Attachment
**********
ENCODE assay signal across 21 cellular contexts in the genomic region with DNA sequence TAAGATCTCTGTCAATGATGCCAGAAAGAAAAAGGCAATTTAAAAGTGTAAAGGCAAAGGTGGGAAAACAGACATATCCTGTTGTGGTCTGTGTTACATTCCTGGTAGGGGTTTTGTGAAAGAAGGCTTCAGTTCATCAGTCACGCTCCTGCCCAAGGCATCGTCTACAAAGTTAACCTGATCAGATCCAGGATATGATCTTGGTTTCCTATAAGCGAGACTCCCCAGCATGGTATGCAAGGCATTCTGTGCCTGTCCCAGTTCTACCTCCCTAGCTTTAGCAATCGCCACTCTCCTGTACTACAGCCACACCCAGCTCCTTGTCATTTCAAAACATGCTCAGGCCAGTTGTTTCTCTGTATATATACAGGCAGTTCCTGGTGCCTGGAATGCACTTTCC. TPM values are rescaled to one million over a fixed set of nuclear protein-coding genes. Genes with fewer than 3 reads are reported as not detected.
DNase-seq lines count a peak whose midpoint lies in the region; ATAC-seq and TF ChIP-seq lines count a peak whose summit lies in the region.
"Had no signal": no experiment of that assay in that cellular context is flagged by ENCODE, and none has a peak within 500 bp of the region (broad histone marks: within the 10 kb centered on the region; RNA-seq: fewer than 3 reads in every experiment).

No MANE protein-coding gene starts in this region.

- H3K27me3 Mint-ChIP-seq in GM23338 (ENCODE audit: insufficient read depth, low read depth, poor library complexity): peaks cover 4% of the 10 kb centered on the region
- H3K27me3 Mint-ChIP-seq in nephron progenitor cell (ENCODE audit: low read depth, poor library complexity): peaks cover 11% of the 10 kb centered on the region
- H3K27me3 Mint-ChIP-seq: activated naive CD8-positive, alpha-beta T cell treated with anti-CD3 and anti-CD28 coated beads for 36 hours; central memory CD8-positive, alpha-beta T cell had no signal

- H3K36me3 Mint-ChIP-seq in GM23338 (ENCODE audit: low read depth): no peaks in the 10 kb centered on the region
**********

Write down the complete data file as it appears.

ENCODE assay signal across 21 cellular contexts in the genomic region with DNA sequence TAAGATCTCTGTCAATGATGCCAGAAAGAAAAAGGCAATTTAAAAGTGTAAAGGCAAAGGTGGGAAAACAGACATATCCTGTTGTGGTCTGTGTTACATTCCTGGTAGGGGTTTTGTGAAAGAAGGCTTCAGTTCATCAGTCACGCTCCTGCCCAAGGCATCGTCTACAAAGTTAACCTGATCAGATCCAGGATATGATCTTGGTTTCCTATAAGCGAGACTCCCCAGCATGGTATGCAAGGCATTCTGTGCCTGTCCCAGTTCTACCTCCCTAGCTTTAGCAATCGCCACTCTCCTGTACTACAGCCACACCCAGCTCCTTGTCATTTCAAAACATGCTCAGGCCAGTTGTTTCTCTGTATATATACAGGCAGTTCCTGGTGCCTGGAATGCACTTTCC. TPM values are rescaled to one million over a fixed set of nuclear protein-coding genes. Genes with fewer than 3 reads are reported as not detected.
DNase-seq lines count a peak whose midpoint lies in the region; ATAC-seq and TF ChIP-seq lines count a peak whose summit lies in the region.
"Had no signal": no experiment of that assay in that cellular context is flagged by ENCODE, and none has a peak within 500 bp of the region (broad histone marks: within the 10 kb centered on the region; RNA-seq: fewer than 3 reads in every experiment).

No MANE protein-coding gene starts in this region.

- H3K27me3 Mint-ChIP-seq in GM23338 (ENCODE audit: insufficient read depth, low read depth, poor library complexity): peaks cover 4% of the 10 kb centered on the region
- H3K27me3 Mint-ChIP-seq in nephron progenitor cell (ENCODE audit: low read depth, poor library complexity): peaks cover 11% of the 10 kb centered on the region
- H3K27me3 Mint-ChIP-seq: activated naive CD8-positive, alpha-beta T cell treated with anti-CD3 and anti-CD28 coated beads for 36 hours; central memory CD8-positive, alpha-beta T cell had no signal

- H3K36me3 Mint-ChIP-seq in GM23338 (ENCODE audit: low read depth): no peaks in the 10 kb centered on the region